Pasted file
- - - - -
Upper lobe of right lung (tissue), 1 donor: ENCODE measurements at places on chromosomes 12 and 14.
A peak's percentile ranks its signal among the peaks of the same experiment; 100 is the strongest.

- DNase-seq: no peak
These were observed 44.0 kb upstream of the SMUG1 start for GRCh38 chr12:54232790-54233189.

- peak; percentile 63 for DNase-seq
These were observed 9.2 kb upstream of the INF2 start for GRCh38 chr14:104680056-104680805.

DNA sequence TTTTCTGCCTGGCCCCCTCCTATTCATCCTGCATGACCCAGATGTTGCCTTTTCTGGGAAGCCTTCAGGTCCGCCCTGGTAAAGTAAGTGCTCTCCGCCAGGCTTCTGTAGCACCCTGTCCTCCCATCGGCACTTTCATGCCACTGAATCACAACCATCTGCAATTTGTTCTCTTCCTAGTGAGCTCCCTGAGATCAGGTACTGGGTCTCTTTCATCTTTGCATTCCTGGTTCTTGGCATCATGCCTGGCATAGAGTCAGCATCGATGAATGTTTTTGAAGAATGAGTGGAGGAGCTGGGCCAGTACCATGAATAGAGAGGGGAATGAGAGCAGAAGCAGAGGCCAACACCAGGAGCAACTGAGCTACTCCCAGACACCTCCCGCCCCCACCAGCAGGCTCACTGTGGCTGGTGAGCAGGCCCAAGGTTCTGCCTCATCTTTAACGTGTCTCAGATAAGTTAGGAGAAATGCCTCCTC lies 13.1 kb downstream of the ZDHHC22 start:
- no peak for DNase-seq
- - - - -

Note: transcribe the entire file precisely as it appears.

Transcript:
Upper lobe of right lung (tissue), 1 donor: ENCODE measurements at places on chromosomes 12 and 14.
A peak's percentile ranks its signal among the peaks of the same experiment; 100 is the strongest.

- DNase-seq: no peak
These were observed 44.0 kb upstream of the SMUG1 start for GRCh38 chr12:54232790-54233189.

- peak; percentile 63 for DNase-seq
These were observed 9.2 kb upstream of the INF2 start for GRCh38 chr14:104680056-104680805.

DNA sequence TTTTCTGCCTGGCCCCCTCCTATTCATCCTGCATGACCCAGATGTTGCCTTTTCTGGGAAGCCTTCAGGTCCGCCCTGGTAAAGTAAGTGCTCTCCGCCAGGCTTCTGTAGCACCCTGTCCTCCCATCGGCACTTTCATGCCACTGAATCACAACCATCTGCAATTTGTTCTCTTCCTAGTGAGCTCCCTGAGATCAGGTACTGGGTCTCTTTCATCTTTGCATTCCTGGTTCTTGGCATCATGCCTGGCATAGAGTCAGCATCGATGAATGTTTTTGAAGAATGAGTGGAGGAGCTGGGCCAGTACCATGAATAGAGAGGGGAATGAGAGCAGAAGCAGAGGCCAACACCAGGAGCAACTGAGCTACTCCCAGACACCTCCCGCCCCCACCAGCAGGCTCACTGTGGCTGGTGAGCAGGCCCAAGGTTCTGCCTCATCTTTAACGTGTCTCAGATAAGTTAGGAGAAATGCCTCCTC lies 13.1 kb downstream of the ZDHHC22 start:
- no peak for DNase-seq